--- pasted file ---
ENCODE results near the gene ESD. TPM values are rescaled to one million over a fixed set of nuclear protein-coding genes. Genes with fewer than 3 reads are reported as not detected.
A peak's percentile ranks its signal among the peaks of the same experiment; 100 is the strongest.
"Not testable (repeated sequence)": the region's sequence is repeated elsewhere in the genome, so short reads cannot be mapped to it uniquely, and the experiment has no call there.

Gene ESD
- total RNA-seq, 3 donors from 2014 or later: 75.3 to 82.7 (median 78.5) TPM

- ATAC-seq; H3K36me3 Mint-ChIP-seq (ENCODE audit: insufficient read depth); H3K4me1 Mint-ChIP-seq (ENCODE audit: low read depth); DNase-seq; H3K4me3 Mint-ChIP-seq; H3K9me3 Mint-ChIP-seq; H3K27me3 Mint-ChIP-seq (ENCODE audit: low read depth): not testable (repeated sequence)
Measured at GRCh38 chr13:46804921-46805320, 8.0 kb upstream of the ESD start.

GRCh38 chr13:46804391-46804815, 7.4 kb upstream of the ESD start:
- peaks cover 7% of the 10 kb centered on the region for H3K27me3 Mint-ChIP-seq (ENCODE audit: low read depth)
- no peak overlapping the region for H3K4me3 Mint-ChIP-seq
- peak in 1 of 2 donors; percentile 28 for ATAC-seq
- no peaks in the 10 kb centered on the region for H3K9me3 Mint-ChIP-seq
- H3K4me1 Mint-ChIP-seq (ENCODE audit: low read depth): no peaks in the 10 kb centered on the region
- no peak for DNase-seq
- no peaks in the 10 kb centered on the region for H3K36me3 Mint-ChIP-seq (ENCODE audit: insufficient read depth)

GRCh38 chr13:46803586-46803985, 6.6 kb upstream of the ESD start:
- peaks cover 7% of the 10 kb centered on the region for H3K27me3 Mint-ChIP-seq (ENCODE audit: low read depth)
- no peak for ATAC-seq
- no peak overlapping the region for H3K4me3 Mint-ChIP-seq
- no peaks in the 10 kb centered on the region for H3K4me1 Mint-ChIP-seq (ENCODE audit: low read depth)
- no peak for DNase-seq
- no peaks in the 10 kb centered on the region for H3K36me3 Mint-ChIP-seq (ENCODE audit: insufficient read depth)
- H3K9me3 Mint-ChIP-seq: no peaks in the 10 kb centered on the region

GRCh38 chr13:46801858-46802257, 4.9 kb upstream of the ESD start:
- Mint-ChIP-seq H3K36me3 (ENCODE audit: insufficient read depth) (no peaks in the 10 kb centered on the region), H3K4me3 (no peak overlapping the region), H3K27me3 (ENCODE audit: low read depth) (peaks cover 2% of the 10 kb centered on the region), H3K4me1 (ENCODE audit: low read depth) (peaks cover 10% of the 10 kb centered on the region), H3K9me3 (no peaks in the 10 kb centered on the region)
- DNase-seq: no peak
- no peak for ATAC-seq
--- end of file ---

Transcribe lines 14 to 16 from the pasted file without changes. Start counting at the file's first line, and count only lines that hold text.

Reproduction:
- no peak for DNase-seq
- no peaks in the 10 kb centered on the region for H3K36me3 Mint-ChIP-seq (ENCODE audit: insufficient read depth)

GRCh38 chr13:46803586-46803985, 6.6 kb upstream of the ESD start: